Protein folding problem solved?

Simon Brocklehurst Bioc smb18 at
Sun Jun 11 09:41:15 EST 1995

rvenable at (Rick Venable) writes:

>I'll grant that in most cases the interior hydrophobic packing is preserved
>for protein structures determined by both NMR and x-ray,
(stuff deleted)
> The crystal structure is a good model of the solution structure with 
> regard to the core structure, but surface features can change considerably.
(stuff deleted)    
>All I'm suggesting is that one shouldn't overinterpret a crystal structure
>as *the* solution structure, but it is generally a good model of a low energy
>conformation easily accessible from the distribution of conformations sampled
>in solution.  Keep in mind that surface features can be fairly mobile, and
(stuff deleted)

I think you're making quite a bit too much of the differences between 
NMR and X-ray structures.  Flexibility in solution is usually mirrored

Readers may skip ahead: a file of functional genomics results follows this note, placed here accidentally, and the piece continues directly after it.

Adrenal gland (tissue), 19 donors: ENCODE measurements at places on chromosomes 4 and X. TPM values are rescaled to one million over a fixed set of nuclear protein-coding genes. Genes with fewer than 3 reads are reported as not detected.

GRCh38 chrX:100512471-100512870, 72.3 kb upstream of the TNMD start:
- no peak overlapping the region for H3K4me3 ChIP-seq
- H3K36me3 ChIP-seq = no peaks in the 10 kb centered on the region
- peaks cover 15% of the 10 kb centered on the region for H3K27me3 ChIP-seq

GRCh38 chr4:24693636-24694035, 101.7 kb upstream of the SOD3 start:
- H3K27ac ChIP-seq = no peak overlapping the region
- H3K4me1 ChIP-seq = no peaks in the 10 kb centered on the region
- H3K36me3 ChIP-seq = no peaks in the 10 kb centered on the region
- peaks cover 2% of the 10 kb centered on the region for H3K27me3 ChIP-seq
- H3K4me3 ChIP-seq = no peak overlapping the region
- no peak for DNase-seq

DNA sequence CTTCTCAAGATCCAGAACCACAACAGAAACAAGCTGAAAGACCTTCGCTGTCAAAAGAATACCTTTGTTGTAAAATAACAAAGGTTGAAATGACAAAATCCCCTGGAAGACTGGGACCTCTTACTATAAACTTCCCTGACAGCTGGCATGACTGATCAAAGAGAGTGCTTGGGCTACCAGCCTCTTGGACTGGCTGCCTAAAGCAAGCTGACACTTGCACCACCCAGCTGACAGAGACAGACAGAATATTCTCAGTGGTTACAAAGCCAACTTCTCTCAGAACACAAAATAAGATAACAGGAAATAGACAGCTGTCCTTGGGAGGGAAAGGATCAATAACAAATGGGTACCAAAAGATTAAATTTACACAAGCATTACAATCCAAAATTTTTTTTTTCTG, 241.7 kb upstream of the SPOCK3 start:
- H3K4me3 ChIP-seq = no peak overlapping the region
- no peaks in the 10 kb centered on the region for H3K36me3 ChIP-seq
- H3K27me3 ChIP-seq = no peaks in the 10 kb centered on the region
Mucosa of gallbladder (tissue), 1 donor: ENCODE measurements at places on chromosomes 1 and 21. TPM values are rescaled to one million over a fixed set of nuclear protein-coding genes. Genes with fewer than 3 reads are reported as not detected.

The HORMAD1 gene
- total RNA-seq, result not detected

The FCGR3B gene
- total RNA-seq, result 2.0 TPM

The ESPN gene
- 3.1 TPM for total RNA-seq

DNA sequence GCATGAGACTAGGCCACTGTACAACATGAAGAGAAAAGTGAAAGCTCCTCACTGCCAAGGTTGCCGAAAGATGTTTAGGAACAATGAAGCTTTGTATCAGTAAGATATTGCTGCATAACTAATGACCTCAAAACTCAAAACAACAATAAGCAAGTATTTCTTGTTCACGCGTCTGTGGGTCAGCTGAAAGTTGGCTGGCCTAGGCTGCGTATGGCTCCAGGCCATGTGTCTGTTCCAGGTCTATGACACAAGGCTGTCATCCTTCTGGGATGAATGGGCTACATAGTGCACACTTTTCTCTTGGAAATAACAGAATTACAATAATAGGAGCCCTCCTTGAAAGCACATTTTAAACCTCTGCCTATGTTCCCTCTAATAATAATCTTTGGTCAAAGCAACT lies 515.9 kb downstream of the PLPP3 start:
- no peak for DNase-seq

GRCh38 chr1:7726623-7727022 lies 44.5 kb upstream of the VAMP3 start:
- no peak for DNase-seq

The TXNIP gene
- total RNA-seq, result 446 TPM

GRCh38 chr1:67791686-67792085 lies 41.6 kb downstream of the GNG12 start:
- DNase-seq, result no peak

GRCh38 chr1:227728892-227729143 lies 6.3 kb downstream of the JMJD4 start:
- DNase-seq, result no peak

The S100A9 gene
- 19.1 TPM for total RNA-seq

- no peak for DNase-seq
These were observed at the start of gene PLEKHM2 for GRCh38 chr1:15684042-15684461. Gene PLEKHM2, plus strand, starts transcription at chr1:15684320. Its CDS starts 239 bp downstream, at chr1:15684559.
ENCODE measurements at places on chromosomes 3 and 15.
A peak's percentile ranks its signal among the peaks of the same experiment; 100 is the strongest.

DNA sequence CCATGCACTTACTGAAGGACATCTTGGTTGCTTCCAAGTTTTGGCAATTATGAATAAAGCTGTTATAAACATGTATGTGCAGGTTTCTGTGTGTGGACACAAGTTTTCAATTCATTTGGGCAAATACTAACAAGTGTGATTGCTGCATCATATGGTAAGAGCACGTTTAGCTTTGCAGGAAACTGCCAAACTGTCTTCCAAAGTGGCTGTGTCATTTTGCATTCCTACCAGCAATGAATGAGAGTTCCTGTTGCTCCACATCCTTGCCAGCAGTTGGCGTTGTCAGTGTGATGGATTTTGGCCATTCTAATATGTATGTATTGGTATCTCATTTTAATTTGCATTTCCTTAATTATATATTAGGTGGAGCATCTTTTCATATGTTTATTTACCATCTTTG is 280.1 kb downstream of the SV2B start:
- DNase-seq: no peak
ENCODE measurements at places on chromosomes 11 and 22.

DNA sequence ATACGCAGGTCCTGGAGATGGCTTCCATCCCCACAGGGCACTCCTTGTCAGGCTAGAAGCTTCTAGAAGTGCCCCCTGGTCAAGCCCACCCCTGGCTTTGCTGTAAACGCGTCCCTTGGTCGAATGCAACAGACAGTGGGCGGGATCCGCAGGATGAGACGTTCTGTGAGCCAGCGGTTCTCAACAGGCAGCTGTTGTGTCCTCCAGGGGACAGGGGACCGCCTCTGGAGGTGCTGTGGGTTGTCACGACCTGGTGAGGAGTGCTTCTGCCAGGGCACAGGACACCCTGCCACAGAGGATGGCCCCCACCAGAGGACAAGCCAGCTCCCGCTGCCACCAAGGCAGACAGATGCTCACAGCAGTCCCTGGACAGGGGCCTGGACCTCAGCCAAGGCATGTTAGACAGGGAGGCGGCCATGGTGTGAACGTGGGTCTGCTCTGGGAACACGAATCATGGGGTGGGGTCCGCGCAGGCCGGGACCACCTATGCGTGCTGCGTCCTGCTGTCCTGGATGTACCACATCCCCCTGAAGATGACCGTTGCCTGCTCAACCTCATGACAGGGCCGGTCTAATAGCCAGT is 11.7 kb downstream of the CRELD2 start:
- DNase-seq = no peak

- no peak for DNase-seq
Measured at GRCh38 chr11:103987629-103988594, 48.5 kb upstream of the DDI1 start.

by flexibility in the crystal.

The take-home message to be drawn from comparisons NMR and X-ray 
structures is that they're pretty much the same for all parts of the 
protein, not just the core.

Of course, the details of dynamic properties of proteins can be 
characterised much better by using solution heteronuclear MR techniques 
than by using X-ray techniques, but this information isn't incorporated 
into 3-D models in an explicit way at present.
|  ,_ o     Simon M. Brocklehurst,
| /  //\,   Oxford Centre for Molecular Sciences, Department of Biochemistry,
|   \>> |   University of Oxford, Oxford, UK.
|    \\,    E-mail: smb at | WWW:

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